Given the following table
CREATE TABLE Test( Id INT PRIMARY KEY IDENTITY(1, 1), Val INT ) CREATE UNIQUE INDEX UX_Test_Val ON Test(Val) WHERE Val IS NOT NULL DECLARE @i INT = 0 WHILE (@i < 30000) BEGIN INSERT INTO Test(Val) VALUES(@i) SET @i = @i + 1 END
and I have a linq compiled query from a statement similar to
Test.Where(x => x.Val == 123).FirstOrDefault();
this gets compiled to something similar to
DECLARE @V INT SELECT TOP 1 Id FROM Test WHERE Val = @V OR (Val IS NULL AND @V IS NULL)
Seems legit. But I am very disappointed when seeing the clustered index scan in the query plan.
The plan looks way better when I remove the second clause.
SELECT TOP 1 Id FROM Test WHERE Val = @V
This time the plan is a non clustered Index Seek with 1 row read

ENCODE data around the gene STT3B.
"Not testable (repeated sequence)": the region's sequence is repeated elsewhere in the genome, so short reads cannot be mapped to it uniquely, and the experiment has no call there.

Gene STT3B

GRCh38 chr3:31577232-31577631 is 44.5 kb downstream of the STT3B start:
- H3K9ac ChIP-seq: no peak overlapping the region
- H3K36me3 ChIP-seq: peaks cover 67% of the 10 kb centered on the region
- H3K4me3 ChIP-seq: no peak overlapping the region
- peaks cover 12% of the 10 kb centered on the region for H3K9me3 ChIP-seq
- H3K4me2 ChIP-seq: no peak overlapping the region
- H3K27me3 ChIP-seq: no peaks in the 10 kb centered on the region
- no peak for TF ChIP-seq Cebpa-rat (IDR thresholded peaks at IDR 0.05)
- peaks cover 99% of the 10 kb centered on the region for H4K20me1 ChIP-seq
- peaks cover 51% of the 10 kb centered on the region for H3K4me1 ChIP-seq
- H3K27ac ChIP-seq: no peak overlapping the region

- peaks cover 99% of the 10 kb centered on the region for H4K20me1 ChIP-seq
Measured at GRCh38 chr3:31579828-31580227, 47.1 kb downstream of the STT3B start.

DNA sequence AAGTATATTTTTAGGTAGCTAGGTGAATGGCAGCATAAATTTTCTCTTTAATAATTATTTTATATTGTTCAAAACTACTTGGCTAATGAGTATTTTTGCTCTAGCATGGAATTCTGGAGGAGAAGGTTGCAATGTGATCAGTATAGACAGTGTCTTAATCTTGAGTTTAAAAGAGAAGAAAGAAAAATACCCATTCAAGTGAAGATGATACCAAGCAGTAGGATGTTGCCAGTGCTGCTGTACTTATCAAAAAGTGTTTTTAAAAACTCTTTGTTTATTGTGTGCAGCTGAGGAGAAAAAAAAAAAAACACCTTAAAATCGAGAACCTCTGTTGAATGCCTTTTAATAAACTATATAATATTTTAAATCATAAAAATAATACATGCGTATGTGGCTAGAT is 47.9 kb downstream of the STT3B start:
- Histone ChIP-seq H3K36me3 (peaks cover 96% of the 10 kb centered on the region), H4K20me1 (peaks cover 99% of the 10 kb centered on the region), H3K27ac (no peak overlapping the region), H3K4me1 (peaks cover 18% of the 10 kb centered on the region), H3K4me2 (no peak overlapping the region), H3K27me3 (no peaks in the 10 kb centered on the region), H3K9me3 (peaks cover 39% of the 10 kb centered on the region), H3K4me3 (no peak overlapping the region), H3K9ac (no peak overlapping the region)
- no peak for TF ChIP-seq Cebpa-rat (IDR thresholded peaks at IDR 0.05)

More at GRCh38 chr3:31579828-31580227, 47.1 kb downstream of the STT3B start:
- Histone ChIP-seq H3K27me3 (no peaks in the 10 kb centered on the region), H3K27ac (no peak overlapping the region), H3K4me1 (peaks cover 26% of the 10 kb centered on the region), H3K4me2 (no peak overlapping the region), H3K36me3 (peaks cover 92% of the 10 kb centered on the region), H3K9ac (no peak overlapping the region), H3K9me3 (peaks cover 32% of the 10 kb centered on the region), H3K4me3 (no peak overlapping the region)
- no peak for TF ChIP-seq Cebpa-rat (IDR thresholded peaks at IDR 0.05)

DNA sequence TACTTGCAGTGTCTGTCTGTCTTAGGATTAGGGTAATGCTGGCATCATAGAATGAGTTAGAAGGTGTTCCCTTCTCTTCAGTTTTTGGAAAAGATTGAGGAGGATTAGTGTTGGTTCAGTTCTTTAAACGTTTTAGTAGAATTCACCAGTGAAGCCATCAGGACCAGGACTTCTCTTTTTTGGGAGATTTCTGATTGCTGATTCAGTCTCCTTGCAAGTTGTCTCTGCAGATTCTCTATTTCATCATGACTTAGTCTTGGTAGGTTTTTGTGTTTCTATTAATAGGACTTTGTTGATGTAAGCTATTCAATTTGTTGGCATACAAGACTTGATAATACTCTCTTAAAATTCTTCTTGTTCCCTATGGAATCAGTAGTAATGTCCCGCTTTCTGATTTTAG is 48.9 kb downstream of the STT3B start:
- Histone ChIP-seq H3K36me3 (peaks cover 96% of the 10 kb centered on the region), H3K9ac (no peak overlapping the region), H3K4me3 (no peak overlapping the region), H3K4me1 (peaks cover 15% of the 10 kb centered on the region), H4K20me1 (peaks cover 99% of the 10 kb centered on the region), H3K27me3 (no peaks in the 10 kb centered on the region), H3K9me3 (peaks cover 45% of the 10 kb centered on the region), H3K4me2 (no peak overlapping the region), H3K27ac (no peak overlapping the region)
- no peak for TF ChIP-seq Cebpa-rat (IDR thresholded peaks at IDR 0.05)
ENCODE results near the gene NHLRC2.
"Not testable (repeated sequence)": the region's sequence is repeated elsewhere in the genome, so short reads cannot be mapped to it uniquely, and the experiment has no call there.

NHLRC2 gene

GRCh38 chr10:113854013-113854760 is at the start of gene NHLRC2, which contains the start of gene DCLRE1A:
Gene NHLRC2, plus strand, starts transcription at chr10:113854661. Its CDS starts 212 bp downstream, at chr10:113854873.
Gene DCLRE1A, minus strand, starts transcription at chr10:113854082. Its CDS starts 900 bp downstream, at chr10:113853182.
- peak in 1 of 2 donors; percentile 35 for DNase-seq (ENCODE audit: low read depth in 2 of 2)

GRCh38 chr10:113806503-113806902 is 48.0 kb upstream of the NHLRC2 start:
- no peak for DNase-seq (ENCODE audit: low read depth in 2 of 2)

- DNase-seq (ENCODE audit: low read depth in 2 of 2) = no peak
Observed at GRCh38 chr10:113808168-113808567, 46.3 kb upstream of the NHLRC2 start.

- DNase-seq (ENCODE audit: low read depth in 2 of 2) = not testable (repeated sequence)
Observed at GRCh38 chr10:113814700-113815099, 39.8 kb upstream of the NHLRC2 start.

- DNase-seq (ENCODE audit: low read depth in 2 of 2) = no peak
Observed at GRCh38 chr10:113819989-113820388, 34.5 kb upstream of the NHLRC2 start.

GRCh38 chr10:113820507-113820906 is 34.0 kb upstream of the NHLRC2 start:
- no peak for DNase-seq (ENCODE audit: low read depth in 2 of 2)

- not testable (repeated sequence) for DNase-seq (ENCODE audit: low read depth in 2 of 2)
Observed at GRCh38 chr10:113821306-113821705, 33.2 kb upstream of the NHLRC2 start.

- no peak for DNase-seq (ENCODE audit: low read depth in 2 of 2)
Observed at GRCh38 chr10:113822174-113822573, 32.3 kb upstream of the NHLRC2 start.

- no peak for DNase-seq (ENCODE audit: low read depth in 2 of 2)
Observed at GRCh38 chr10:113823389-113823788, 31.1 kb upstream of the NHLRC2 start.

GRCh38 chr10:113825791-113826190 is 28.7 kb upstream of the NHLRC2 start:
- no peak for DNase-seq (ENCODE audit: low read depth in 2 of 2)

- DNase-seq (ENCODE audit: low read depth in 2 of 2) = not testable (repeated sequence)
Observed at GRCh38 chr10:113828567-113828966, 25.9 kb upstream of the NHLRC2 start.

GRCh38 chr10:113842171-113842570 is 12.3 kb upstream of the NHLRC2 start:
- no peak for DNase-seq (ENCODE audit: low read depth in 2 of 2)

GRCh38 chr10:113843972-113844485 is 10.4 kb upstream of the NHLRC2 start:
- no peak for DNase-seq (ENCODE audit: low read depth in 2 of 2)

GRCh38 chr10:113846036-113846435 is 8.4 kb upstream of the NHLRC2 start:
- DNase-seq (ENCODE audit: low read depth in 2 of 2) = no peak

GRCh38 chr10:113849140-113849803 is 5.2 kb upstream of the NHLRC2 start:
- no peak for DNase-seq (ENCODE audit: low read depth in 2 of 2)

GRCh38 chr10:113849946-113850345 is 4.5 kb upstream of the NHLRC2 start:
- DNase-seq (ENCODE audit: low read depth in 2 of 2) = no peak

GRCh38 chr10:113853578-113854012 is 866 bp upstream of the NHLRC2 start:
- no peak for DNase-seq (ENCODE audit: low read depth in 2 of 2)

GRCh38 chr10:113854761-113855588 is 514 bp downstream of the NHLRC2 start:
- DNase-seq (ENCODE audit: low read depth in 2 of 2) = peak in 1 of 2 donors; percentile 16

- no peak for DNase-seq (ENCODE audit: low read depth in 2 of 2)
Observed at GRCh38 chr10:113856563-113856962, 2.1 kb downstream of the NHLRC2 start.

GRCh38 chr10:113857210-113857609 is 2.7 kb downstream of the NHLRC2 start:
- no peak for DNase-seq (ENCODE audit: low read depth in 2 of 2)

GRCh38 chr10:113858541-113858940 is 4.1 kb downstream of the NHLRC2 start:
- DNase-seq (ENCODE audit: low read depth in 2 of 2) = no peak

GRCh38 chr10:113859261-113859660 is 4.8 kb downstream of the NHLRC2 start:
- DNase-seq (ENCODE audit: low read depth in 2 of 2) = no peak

So my first guess is that the filtered index is the evil here and I created a second non-clustered not unique index on the same column
CREATE INDEX IX_Test_Val ON Test(Val)
This time both statements uses the newly created index and yields to the same index seek plan.
Here comes three questions:
- Why does filtered index has such poor performance in this case?
- How can I make linq to omit the IS NULL part?
- Is there a way to enforce unique constrain that allows NULL with just one non filtered index?